The Theological Significance of the Resurrection of Christ
It is that time of year again. We Christians are gearing up for Easter services in our churches, Easter egg hunts in our yards, and Easter clothes on our children. As with Jesus’ birth at Christmas, we put forth a concerted effort to commemorate the final days of Jesus’ earthly ministry, culminating in dying on the cross and rising from the grave.
This is that important time of year when we return to the resurrection.
Continue reading “Return to the Resurrection”
A Modern Misconception
For many people, the term “blind faith” is redundant. The popular assumption is that a sort of blindness is inherent, and often intentional, in religious faith. This notion is prevalent in popular conversation on the topic. Famous quotes are thrown around, like that time that Mark Twain quipped, “Faith is believing what you know ain’t so.” Or there was that one time Ayn Rand wrote, “Faith is the commitment of one’s consciousness to beliefs for which one has no sensory evidence or rational proof.” In his book, A Manual for Creating Atheists, Peter Boghossian identified his two favorite definitions of faith as “belief without evidence” and “pretending to know things you don’t.”
By definition—at least by popular definition—faith is blind.
Consequently, faith and rationality are often seen as incompatible, mutually exclusive terms. They are treated as opposite approaches to truth. On a popular level, it is assumed by many unbelievers that if a person is rational, they have no need for faith. On a personal level, it is assumed by many believers that if a person has faith, there is no need for rationality.
But why do we assume that there is this great divide between faith and reason?
Here’s the thing…
I don’t know.
The Bible describes a marriage between faith and reason, not a divorce. Besides, everyone’s worldview at some point rests on accepting a foundational idea by faith, no matter how much rationality precedes it.
Continue reading “No Blind Faith Here”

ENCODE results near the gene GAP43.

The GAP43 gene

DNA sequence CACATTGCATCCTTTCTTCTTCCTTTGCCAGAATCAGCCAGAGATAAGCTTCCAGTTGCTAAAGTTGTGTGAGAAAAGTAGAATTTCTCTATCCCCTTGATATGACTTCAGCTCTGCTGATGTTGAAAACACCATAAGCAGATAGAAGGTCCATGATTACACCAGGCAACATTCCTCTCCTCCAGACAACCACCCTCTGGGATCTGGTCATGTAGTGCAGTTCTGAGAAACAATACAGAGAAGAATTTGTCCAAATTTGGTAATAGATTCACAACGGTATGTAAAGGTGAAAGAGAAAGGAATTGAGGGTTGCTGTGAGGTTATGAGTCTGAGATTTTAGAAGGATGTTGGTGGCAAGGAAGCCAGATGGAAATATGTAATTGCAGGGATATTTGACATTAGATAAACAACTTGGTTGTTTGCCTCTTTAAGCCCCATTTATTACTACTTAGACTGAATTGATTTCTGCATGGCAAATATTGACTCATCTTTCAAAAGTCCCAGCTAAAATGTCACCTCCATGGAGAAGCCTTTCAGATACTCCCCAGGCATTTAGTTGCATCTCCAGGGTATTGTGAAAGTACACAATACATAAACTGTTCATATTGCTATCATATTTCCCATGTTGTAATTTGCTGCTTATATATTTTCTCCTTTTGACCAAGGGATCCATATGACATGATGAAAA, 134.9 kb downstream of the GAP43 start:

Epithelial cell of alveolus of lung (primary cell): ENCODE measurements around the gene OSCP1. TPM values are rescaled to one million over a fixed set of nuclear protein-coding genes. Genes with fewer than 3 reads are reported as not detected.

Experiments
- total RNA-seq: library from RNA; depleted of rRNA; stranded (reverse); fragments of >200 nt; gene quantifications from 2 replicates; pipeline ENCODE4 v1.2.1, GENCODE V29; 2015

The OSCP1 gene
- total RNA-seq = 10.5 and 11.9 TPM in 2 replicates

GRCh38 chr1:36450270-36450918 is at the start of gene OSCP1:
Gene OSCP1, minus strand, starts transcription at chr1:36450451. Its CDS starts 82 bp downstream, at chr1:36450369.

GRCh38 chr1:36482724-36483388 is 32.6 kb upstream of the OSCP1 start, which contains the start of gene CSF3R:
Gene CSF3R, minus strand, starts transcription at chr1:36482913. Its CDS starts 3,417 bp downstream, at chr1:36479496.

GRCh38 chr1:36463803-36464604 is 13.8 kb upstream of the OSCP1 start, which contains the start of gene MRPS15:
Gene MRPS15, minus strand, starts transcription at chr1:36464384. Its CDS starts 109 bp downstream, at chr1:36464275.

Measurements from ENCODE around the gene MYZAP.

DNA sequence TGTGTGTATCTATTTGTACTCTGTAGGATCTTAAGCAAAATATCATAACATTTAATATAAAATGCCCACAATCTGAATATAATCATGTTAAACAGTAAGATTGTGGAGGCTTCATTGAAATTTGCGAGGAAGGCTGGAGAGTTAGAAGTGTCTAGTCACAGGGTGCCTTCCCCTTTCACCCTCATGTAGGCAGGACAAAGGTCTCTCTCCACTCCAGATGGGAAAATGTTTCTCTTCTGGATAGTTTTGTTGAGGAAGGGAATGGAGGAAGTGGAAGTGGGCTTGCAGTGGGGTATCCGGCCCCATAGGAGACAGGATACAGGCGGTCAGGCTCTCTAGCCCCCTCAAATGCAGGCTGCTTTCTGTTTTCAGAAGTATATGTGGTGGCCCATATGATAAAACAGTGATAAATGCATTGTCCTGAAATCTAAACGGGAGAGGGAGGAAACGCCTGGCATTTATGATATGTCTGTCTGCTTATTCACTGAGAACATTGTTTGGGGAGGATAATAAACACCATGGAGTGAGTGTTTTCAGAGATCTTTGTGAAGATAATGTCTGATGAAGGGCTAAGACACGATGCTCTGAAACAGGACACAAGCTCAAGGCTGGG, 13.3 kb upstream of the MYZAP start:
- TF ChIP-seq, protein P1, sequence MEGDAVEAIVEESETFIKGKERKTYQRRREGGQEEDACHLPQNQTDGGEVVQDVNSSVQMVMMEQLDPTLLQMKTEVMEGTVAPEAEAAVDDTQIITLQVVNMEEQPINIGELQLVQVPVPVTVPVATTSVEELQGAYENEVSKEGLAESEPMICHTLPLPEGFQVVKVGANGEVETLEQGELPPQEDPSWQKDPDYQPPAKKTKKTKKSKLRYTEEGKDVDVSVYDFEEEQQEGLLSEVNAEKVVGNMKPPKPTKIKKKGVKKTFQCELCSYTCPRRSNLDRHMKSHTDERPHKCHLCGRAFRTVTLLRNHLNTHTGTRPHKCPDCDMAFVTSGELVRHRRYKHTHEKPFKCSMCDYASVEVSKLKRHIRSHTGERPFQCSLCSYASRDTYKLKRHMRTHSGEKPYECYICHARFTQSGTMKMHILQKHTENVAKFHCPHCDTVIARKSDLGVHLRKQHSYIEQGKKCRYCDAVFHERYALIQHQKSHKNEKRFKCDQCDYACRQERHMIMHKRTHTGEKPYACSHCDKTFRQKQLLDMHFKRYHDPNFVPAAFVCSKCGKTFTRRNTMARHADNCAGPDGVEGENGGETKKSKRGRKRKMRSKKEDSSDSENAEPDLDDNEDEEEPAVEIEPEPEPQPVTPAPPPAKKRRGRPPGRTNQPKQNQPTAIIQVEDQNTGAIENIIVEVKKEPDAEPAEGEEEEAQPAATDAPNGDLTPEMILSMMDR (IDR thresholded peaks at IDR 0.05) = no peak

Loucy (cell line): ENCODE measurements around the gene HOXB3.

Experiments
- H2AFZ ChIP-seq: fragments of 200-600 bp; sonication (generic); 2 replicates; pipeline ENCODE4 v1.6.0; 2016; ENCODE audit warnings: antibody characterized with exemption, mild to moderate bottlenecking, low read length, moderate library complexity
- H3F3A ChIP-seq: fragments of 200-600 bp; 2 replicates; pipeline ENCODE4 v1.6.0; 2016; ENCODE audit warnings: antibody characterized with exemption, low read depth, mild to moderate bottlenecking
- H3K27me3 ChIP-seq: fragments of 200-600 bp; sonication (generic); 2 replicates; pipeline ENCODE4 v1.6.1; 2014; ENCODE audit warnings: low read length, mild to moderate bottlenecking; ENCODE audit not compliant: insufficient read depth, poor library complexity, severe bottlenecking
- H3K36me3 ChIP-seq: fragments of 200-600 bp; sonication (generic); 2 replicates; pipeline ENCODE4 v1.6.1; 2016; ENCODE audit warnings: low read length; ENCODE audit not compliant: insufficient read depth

Previously, we considered the generational realities facing our young people and how those realities affect the way they view the world. Next, I would like to discuss two spiritual realities that should shape our conversations with our young people regarding their worldviews.
What is the ultimate nature of the problems our young people face, and what should we consider the solution to those problems to be?
It is easy to get bogged down with all of the statistics and studies being done regarding our young people. What is often overlooked is the spiritual nature of all that they face. As different as their world is, the ultimate problem has not really changed. Nor has the solution.
Continue reading “Talking to Young People about Their Worldviews (Part 2)”
How important is theology, what we believe about God? What happens to a culture when there is a breakdown in theology? What can we do about it?
The Theology We Had
In 2005, sociologist Christian Smith, leading a project called National Study of Youth and Religion, released the findings of a monumental study in a book titled Soul Searching: The Religious and Spiritual Eyes of American Teenagers. The book was the culmination of the project’s five-year study, interviewing over three thousand teenagers ages thirteen to seventeen from across the U.S. regarding their personal religious beliefs. Of all studies done on all the aspects of American teenage life, religious ideas have usually gone unnoticed. This study, however, left no stone unturned.
Continue reading “The Necessity of Theology”